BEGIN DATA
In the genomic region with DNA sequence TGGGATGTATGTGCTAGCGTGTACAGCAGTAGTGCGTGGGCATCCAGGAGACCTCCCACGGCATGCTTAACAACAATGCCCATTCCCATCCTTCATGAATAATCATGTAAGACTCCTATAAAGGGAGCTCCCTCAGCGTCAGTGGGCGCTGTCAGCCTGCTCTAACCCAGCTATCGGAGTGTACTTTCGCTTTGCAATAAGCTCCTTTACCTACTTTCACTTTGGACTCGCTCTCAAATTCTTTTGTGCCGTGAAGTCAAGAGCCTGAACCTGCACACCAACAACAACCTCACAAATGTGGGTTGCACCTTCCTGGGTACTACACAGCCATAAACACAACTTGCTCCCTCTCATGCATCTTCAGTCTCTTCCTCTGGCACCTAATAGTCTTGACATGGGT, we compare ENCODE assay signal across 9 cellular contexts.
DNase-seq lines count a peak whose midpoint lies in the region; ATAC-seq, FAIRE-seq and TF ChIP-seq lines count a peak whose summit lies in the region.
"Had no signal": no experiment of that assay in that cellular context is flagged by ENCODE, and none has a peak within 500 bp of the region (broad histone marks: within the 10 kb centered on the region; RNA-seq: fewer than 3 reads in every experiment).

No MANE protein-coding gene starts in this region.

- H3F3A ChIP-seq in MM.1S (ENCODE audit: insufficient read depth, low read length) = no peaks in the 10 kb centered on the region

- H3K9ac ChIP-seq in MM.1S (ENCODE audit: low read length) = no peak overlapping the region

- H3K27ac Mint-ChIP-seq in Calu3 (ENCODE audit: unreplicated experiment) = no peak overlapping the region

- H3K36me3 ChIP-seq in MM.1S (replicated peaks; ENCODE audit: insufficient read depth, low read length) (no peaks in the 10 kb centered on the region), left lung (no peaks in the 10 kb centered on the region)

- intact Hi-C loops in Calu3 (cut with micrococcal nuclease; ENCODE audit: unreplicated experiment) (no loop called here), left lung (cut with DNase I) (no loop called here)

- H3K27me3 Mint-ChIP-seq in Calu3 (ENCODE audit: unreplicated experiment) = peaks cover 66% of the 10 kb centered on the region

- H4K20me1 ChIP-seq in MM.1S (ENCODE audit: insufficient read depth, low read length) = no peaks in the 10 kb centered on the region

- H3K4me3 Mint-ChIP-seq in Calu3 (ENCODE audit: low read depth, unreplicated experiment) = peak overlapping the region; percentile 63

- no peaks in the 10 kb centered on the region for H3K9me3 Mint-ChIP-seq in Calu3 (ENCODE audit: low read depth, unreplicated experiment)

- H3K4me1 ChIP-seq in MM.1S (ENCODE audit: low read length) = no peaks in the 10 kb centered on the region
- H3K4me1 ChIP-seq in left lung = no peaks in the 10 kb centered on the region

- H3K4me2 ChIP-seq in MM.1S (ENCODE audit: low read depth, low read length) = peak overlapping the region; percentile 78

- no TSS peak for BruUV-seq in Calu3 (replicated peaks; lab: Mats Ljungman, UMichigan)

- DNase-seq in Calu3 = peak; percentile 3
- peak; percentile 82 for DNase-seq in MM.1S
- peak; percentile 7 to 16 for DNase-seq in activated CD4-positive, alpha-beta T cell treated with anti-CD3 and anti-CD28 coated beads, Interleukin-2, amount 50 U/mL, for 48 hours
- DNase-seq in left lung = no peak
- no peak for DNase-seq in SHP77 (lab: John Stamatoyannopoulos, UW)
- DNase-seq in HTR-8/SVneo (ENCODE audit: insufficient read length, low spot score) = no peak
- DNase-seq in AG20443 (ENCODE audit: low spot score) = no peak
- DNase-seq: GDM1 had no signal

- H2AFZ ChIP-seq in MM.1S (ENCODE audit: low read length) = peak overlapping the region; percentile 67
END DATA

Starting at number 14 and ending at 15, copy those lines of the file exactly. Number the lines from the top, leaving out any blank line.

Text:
- H3K4me1 ChIP-seq in MM.1S (ENCODE audit: low read length) = no peaks in the 10 kb centered on the region
- H3K4me1 ChIP-seq in left lung = no peaks in the 10 kb centered on the region